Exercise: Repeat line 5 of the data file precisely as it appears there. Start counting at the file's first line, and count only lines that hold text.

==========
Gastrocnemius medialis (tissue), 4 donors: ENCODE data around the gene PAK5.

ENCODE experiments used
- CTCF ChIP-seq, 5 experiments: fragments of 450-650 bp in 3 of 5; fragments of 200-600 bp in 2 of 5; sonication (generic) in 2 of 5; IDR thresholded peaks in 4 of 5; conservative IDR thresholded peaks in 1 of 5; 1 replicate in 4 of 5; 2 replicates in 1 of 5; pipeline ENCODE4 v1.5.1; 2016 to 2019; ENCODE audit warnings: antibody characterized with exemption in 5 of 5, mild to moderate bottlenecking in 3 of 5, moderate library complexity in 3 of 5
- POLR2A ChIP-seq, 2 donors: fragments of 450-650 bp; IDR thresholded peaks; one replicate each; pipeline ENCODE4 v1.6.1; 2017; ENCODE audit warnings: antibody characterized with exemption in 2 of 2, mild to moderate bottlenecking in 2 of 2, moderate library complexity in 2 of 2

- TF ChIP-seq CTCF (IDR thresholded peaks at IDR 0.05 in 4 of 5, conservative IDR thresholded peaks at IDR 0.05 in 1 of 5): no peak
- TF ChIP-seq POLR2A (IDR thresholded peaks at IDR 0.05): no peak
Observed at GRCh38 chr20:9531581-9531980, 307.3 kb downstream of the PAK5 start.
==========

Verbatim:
- TF ChIP-seq CTCF (IDR thresholded peaks at IDR 0.05 in 4 of 5, conservative IDR thresholded peaks at IDR 0.05 in 1 of 5): no peak